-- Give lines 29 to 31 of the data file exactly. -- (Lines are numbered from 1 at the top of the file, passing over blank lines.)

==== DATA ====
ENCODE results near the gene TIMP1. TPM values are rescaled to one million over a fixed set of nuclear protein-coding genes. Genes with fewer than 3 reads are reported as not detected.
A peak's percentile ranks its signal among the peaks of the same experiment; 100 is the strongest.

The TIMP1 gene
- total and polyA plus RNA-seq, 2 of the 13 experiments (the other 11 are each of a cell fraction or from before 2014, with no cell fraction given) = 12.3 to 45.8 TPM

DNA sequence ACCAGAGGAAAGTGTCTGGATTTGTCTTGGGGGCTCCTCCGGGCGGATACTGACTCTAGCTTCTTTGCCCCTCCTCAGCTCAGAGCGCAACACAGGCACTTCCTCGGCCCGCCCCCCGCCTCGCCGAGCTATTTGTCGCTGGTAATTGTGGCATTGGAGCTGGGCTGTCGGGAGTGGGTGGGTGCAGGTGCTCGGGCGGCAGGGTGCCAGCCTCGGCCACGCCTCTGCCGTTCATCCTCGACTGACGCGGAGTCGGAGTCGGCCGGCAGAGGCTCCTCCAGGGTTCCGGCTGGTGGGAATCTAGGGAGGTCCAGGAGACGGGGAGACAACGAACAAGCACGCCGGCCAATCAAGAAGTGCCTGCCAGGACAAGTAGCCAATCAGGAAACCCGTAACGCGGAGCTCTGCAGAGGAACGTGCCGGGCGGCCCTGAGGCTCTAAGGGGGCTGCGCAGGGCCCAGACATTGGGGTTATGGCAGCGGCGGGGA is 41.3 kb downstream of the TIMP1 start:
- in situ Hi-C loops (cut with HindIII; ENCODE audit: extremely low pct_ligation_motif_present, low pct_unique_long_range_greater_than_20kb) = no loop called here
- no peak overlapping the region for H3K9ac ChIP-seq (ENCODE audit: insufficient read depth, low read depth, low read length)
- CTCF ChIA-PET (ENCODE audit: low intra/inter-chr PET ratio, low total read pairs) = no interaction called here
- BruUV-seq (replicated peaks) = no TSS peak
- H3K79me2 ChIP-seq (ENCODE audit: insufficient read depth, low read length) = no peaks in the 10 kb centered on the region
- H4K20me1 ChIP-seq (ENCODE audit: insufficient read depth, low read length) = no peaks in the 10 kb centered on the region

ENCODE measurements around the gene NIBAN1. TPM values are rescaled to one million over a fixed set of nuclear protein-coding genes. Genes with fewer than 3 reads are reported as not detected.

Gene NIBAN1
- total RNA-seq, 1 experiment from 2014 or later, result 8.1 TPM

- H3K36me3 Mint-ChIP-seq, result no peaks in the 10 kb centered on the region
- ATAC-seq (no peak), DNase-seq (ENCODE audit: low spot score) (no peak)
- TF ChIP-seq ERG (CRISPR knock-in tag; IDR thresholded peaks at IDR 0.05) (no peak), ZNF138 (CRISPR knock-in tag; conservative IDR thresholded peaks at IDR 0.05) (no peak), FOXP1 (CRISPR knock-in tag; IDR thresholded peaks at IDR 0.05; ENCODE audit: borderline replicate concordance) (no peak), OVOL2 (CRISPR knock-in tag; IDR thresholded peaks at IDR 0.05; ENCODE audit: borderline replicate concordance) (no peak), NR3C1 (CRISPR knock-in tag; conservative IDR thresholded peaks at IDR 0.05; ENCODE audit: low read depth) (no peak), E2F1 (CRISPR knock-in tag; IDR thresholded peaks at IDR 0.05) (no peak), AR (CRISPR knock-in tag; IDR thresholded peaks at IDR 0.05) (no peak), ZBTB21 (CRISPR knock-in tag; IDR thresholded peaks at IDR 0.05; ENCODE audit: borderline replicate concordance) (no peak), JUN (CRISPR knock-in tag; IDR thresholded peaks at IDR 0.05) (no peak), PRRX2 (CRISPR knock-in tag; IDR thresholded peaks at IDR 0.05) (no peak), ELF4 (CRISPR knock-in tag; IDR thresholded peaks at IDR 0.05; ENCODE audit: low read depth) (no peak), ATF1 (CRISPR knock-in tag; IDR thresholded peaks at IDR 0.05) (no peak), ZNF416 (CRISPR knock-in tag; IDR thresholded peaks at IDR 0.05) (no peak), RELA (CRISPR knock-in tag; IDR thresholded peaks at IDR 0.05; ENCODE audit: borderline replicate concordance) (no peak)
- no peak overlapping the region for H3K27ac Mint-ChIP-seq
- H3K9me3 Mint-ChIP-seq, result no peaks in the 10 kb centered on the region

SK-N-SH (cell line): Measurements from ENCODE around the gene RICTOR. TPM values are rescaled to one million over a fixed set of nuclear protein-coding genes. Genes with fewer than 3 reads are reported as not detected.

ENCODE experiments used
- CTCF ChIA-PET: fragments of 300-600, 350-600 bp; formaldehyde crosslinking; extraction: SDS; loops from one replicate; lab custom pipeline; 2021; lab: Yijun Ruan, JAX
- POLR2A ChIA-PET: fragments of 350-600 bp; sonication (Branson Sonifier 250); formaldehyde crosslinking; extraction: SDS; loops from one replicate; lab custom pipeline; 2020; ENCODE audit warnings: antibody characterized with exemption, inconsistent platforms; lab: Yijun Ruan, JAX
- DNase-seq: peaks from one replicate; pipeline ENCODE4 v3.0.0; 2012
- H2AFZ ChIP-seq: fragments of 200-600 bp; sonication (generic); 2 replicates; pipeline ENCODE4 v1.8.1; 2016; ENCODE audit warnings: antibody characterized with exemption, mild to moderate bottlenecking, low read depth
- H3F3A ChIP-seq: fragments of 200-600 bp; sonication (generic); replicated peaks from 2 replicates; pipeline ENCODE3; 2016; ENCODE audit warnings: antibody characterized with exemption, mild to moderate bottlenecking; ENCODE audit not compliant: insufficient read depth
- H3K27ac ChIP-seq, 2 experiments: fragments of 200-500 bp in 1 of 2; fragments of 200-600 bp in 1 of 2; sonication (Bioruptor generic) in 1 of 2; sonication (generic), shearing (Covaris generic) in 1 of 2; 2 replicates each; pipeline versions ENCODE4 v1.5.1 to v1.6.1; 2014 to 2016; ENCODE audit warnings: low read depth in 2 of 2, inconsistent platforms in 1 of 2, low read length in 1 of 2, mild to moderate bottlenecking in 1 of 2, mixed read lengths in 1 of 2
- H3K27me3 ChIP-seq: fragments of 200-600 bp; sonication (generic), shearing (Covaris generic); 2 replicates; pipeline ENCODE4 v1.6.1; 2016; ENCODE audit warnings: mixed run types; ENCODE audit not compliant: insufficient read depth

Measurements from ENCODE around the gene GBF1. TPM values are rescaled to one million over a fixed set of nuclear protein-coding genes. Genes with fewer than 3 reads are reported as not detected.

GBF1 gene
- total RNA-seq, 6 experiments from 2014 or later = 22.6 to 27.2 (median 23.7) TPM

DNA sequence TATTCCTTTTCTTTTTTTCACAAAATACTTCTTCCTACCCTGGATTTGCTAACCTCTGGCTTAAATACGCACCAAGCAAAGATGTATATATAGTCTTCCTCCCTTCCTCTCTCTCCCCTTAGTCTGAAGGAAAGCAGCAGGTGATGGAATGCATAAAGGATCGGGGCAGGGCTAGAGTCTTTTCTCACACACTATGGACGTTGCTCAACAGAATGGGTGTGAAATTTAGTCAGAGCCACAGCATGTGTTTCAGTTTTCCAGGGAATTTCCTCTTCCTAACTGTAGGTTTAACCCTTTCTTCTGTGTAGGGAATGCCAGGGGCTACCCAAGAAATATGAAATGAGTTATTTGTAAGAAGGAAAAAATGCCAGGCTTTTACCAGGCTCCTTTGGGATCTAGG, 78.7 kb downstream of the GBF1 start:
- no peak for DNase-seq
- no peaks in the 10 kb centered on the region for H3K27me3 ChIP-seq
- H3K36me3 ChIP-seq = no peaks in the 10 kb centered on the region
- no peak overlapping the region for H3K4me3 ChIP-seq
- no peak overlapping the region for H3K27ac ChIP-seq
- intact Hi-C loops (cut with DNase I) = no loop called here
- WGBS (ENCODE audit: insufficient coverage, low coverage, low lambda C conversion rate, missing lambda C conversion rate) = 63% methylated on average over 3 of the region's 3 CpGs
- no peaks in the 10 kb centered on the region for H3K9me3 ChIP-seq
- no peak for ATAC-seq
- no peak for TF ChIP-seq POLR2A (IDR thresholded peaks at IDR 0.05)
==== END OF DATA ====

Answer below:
Measurements from ENCODE around the gene GBF1. TPM values are rescaled to one million over a fixed set of nuclear protein-coding genes. Genes with fewer than 3 reads are reported as not detected.

GBF1 gene
- total RNA-seq, 6 experiments from 2014 or later = 22.6 to 27.2 (median 23.7) TPM